A return to positive results for 2011 are proof of the underlying strength of UK insurers. But there’s still a way to go

It’s official: UK GI is back in profit.

As the results season gathers pace, the major players are posting CORs in the 90s, and even RBSI, the basket case of 2010, is breaking even.

And this comes against the backdrop of a teetering global economy, the euro crisis and one of the heaviest catastrophe-loss years on record.

What a vindication of the sound basis of the UK general insurance industry, and its relative immunity to the headwinds that batter the more turbulent financial services sectors. The FSA should take note.

It’s also powerful proof that some of the industry’s attempts to solve its collective problems are paying off – for example, the fight against fraud.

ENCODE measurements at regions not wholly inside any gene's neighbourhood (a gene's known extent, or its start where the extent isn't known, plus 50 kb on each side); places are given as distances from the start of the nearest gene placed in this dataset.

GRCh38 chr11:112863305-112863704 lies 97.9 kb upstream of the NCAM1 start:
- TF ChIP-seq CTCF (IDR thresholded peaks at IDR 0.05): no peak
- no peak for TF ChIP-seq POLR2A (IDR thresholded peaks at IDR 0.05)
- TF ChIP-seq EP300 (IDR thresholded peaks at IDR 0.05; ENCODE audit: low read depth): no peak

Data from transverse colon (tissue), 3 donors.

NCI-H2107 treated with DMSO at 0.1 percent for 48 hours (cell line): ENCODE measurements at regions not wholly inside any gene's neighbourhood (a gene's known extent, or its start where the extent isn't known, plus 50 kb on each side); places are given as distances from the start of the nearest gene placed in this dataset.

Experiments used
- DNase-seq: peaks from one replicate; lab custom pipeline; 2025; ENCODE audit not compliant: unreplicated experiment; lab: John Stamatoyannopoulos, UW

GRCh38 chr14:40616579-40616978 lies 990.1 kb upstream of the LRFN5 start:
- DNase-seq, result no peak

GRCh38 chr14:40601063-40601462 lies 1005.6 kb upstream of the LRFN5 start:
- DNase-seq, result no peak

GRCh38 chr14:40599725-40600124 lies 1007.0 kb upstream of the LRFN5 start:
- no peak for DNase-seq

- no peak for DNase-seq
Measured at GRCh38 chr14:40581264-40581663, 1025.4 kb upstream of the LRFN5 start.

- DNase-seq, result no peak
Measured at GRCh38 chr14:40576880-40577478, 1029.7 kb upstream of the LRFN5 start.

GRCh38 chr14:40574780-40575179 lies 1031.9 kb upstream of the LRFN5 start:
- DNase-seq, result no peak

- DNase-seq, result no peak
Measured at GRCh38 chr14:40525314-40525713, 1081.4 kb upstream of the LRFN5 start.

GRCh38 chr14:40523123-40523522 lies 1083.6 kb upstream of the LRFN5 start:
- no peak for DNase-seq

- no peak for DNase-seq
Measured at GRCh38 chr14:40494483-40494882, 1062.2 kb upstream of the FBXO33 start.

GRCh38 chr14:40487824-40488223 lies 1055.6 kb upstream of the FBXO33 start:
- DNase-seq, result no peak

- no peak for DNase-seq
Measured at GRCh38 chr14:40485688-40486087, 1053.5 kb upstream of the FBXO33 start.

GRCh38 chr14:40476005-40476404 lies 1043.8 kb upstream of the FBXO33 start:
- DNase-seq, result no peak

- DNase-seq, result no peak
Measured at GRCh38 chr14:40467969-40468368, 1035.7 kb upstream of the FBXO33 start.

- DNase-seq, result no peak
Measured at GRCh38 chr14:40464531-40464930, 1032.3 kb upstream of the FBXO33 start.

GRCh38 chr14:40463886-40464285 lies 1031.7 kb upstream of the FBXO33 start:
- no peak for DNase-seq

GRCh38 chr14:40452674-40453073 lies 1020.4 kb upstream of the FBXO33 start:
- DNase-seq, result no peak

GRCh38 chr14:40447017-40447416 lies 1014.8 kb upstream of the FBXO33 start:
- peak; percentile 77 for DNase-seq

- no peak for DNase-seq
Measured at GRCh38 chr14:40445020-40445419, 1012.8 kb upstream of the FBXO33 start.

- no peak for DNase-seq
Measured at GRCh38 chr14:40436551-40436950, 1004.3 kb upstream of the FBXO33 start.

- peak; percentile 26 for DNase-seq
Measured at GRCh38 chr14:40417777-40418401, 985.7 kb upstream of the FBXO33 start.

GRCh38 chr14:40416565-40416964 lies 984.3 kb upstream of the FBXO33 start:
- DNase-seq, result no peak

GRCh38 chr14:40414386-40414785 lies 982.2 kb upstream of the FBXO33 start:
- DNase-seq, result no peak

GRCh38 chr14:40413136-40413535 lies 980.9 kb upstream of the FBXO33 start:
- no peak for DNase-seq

But let’s not get carried away. The uptick has been due to motor’s return to profitability – not to pricing for profit in commercial lines. Commercial books are still running in
the hundreds or even early teens. A few years ago, chief executives at results time were keen to talk up their price rises. Now, they are silent on the subject.

It’s a mark of experience triumphing over hope that the market seems to have accepted hardening is not inevitable; the cycle may have ended. To this end, insurers are developing strategies that seek profit in the current climate, rather than gambling on sunny days to come and swallowing losses in the meantime.

This pragmatic approach will make for a less volatile industry (and hence might do some much-needed good to insurers’ share valuations). It will also mean that pressure on costs will remain intense and Chartis’s redundancies, which we reveal this week, are likely to be the first of many this year.

The insurance industry is back in fighting form – but there’s no room for even an inch of fat on the bones.